In economic news, Australia’s retail sales data for November beat expectations, jumping 0.9%, the largest increase since last February, according to a Reuters report. A Reuters poll had forecast a 0.4% gain.
China’s consumer inflation steadied while factory-gate prices fell at a slower pace in December, giving Beijing room to stay the course on monetary easing as economic growth cools.
Conflict-related tensions lifted shares of Chinese goldminers and defense companies, with the CSI national defense industry index rising to a near four-month high as discussions of a war intensified.
(Bloomberg) -- Want the lowdown on European markets? In your inbox before the open, every day. Sign up here.U.S. stocks fell as investors remained wary of an escalation in tensions with Iran. The dollar advanced, while oil continued its retreat from multimonth highs.The S&P 500 dropped for the second time in three sessions, with investors cautious after Iran threatened a military response to a U.S. airstrike that killed a top general four days ago. Chipmakers buoyed the benchmark.Havens showed little reaction to the bellicose Iranian rhetoric, with West Texas crude falling below $63 a barrel and gold slightly higher. The dollar advanced versus the yen, while the 10-year Treasury yield rose to 1.82% after indicators pointed to a resilient U.S. economy.“Markets are to some degree calming down from the trash talk that we’ve seen over the last couple of days,” said Matt Forester, chief investment officer at BNY Mellon’s Lockwood Advisors, about the U.S.-Iran conflict. “The issue is whether there will be heightened conflict in the future. I don’t think markets know yet. This could easily flare back up again.”Even as investors appeared to have started the first full trading week of 2020 in a defiantly upbeat mood, the unfolding crisis in the Middle East, which triggered a broad sell-off on Friday, returned to the forefront Tuesday. Traders are now waiting to see how Iran fulfills its threats.Here are some events to watch for this week:Federal Reserve officials Richard Clarida, John Williams, James Bullard and Charles Evans speak on Thursday.The U.S. monthly employment report is due Friday.These are moves in major markets:StocksThe S&P 500 Index fell 0.3% as of 4 p.m. New York time.The Stoxx Europe 600 Index gained 0.3%.The U.K.‘s FTSE 100 Index was little changed.The MSCI Asia Pacific Index climbed 0.9%.CurrenciesThe Bloomberg Dollar Spot Index increased 0.3%.The euro declined 0.5% to $1.1147.The British pound fell 0.4% to $1.3119.The Japanese yen decreased 0.2% to 108.53 per dollar.BondsThe yield on 10-year Treasuries rose two basis points to 1.82%.Germany’s 10-year yield gained less than one basis point to -0.29%.Britain’s 10-year yield added two basis points to 0.792%.CommoditiesWest Texas Intermediate crude dipped 1% to $62.63 a barrel.Gold rose 0.3% at $1,574.00 an ounce.\--With assistance from Cecile Gutscher and Yakob Peterseil.To contact the reporters on this story: Claire Ballentine in New York at email@example.com;Vildana Hajric in New York at firstname.lastname@example.orgTo contact the editors responsible for this story: Jeremy Herron at email@example.com, Randall JensenFor more articles like this, please visit us at bloomberg.com©2020 Bloomberg L.P.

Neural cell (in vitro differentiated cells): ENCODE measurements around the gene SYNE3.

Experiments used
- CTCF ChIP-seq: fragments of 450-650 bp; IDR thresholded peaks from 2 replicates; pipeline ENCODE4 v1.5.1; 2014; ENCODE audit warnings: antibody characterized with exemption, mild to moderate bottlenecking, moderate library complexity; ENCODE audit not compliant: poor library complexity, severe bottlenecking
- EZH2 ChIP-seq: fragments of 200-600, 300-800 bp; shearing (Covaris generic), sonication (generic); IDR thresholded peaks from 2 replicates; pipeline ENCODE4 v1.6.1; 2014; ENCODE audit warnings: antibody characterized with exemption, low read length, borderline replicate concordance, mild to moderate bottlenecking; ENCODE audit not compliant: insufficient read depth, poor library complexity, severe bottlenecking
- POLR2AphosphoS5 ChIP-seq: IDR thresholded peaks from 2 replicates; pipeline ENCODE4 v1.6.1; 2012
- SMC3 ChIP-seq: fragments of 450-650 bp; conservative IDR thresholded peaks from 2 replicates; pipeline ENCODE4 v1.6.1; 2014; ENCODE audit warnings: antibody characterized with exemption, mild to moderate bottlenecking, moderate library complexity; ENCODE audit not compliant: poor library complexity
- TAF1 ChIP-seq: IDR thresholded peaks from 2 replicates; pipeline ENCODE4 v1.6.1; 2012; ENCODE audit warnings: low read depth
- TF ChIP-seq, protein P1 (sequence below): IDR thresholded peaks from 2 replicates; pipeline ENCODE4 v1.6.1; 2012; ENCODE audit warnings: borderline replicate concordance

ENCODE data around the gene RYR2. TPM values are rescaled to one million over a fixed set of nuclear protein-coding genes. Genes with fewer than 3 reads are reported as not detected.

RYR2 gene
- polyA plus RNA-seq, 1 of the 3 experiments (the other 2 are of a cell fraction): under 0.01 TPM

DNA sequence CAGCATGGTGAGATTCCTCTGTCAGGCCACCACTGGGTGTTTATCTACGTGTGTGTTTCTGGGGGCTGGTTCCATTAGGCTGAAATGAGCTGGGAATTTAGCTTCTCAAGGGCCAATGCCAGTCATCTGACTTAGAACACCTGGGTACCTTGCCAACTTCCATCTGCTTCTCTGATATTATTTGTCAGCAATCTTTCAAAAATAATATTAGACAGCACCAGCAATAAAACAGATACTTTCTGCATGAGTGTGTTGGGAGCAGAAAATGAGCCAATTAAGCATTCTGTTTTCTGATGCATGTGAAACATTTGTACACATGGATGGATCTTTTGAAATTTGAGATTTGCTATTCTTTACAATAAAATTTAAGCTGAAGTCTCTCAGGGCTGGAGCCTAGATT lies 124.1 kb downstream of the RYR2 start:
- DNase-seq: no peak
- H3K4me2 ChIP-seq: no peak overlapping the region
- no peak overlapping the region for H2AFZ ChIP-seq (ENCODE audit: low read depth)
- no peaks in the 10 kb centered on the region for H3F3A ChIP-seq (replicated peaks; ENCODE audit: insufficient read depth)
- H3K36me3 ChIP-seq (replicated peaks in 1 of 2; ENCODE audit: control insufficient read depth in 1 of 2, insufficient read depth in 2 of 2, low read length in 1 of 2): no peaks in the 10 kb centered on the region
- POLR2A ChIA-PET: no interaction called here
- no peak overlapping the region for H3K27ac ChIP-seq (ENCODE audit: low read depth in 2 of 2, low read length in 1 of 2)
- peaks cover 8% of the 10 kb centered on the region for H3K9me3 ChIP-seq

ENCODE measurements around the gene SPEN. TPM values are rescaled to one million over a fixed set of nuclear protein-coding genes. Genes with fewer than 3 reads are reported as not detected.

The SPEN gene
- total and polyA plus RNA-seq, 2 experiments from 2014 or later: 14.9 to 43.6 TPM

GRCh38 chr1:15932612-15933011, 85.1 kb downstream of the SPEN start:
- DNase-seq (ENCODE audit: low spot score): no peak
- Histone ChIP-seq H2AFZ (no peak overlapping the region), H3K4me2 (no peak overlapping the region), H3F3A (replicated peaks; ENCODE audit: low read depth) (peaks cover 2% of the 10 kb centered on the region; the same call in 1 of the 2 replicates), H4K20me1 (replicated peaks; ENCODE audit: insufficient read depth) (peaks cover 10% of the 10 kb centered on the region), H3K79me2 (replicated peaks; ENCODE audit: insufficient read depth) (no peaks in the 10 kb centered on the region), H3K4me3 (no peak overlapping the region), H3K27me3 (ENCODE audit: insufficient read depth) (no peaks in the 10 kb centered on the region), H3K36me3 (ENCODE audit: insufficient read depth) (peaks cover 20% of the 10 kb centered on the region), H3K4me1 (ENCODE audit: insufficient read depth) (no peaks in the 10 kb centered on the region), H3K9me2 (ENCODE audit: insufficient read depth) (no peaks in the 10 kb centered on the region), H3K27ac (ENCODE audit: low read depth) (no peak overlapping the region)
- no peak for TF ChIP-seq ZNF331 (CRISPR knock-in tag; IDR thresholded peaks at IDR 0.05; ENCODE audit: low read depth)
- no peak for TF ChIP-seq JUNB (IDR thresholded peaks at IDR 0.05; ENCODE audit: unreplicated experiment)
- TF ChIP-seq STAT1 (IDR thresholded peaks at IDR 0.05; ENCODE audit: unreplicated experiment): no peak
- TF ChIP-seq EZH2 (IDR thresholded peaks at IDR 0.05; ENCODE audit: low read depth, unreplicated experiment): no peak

Questions are being raised over how China will meet a target of spending billions of dollars more on agricultural goods after the world’s second largest economy said it will not increase its annual low-tariff import quotas for corn, wheat and rice.
In economic news, China’s services sector expanded at a slower pace in December following a strong rebound in the previous month, with business confidence falling to the second lowest on record despite a pick-up in new orders, a private survey showed on Monday.
Hong Kong hit a five-month high and China followed up a strong 2019 with solid gains the first few sessions of the new year, after China’s central bank made a couple of dovish moves. Shares fell in Australia as the Australian Dollar’s strength worried the RBA
Aussie shares may have also been boosted by a drop in the Australian Dollar. This came as a relief to the Reserve Bank of Australia (RBA) who feared the strengthening currency would have a negative impact on exports and thus economic growth.